Title: Linhart’s Beautiful Beast
Author: Mel Bossa
Publisher: JMS Books
Pages/Word Count: 220 Pages
At a Glance: A beautiful and difficult story of a forbidden love that kept me reading to see how Joe and Christophe would survive.
Reviewed By: Sadonna
Blurb: The Great North, Quebec, 1934. Joe Vega, the Beast, has been locked up in Linhart Prison for three years. The brutish guards harass him because of his size, but Joe remains cool.
Until Christophe Dubois, the disowned son of an affluent politician, is led into Joe’s cell. From the moment Joe sees him, he suspects the ginger-head is trouble. Christophe is bold, curious, and feisty, and Joe can’t resist the temptation of climbing into the man’s bunk for long. However, the beautiful spoiled Christophe is a furnace to which both guards and convicts want to warm their hands, and Joe must fight to keep Christophe safe.
Linhart Prison may be a cruel place, but when the two men are released from its walls, they find an even tougher world out there.
Is the flame burning between Joe and Chris enough to keep them together?
Review: Linhart’s Beautiful Beast is beautifully written historical fiction that mostly takes place in a harsh men’s prison during the depression. This story is definitely intense! In a prison in the far north of Quebec, Joe Vega is doing hard time for a setup that happened when he was eighteen (he’s already done three years and has four to go). He’s a big broody hulk and has traditionally at least had a cell to himself. Until Christophe DuBois.
Christophe is a beautiful, delicate redhead who Joe recognizes from his days in Montreal as a bouncer at a club run by a local mobster. He knows that Christophe was Victor’s boy, and it’s obvious that Christophe cannot hide who or what he is. Joe is angry that his few moments of peace alone in his cell are going to be shattered by this intruder. An intruder that he can’t help but be captivated by, even though it’s the last thing he wants.
The prison conditions are harsh and Christophe is a target at first, but then there is a reprieve when the word goes out that he’s not to be touched because of Victor’s word. Of course, the warden is crooked, and he’s also smart in the way he tries to keep the men in line by manipulation. The guards are another story, though. For the most part they are sadistic and inhumane in the way they treat the inmates. There is also a pecking order, and the French are the lowest of the low—whether guard or inmate.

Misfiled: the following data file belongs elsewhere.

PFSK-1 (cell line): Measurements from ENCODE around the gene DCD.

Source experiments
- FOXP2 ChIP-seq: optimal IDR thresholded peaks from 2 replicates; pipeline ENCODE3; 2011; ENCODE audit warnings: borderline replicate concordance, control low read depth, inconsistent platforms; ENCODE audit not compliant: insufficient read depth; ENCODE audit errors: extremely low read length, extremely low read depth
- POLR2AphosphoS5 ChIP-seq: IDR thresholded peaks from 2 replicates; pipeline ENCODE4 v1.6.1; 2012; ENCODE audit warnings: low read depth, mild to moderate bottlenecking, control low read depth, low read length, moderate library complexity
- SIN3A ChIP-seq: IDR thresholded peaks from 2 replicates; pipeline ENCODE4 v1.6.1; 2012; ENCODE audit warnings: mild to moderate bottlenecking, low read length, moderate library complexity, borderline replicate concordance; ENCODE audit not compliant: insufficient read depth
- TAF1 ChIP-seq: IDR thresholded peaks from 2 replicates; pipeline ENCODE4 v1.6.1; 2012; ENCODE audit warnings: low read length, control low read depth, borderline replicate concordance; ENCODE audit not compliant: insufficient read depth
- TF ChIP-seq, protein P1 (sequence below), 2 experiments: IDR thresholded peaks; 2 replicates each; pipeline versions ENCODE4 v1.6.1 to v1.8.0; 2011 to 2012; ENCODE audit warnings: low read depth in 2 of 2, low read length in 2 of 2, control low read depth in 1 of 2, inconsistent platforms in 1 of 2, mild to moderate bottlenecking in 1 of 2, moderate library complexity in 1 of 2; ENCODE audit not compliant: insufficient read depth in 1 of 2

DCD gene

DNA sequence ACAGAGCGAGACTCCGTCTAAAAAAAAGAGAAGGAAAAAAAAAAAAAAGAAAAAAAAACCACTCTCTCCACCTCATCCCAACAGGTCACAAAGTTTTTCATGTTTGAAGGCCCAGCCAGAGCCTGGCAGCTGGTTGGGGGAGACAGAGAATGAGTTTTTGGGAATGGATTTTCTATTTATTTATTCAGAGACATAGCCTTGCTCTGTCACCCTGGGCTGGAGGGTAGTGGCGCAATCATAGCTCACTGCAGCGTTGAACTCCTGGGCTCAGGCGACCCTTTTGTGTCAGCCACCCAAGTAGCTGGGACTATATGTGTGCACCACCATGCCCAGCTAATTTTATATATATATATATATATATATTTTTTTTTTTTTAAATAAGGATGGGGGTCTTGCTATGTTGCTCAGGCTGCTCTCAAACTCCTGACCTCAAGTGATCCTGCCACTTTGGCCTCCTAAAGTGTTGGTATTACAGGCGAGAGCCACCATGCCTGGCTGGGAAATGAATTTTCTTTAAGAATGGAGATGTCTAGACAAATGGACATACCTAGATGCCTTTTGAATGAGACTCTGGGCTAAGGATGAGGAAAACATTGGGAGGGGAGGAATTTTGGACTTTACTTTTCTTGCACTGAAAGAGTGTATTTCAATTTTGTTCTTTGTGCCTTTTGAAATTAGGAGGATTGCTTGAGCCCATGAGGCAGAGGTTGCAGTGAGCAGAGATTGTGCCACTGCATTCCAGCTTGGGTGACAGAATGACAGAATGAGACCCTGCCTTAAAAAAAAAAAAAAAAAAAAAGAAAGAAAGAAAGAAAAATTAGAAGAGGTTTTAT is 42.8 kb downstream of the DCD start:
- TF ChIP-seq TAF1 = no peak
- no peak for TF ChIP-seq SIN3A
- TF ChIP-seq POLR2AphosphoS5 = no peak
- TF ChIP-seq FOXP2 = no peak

There is plenty of violence and fear in the prison, but Joe has his few friends, and as time goes by, he cannot help but feel protective of Christophe. Christophe’s health is compromised, and while he keeps telling Joe that Victor will get him out, he loses faith that will happen. As they get closer, Christophe tries to reach out to Joe, and terrified, Joe pushes him away. But at some point, he gives in and lets Christophe touch him. They embark on a clandestine love affair that has a lot of ramifications that aren’t completely predictable.
When Christophe is finally released, Joe admits his love for him. All hell breaks loose at the prison, though, with an attempted escape, and Joe’s better nature leads him to make a decision to save a life and, ultimately, maybe he saves himself. When a particularly horrific guard decides to take his revenge on Joe, his good deed has not been forgotten. Finally, he is released and meets Christophe in Montreal. However, it’s the 1930s, and the economy is in a shambles, and Joe has been in prison. Regardless of the fact that he was setup, he has trouble finding work. Christophe tries to keep them afloat, but he’s at the breaking point as well. Turns out life on the outside isn’t easy either and they have to make tough decisions if they are going to make it together.
This is a very powerful story with a lot of tough moments. The despair of Joe in prison is palpable. He’s really struggling to survive another four years in this hellhole he’s found himself in. Christophe is both a dangerous distraction and a salve for his soul. We see Joe’s sensitive side in the letters he writes and the books he reads. He’s truly a gentle giant, and Christophe recognizes this immediately. Their dance around each other and Joe’s acceptance of his desire for Christophe is handled well and believably. My heart broke for them when they were separated, and again when they were together outside of prison but in not much better conditions. Ultimately, Linhart’s Beautiful Beast is a beautiful story of a forbidden love that takes grit and perseverance to sustain in a harsh world. Recommended particularly for lovers of historical fiction.
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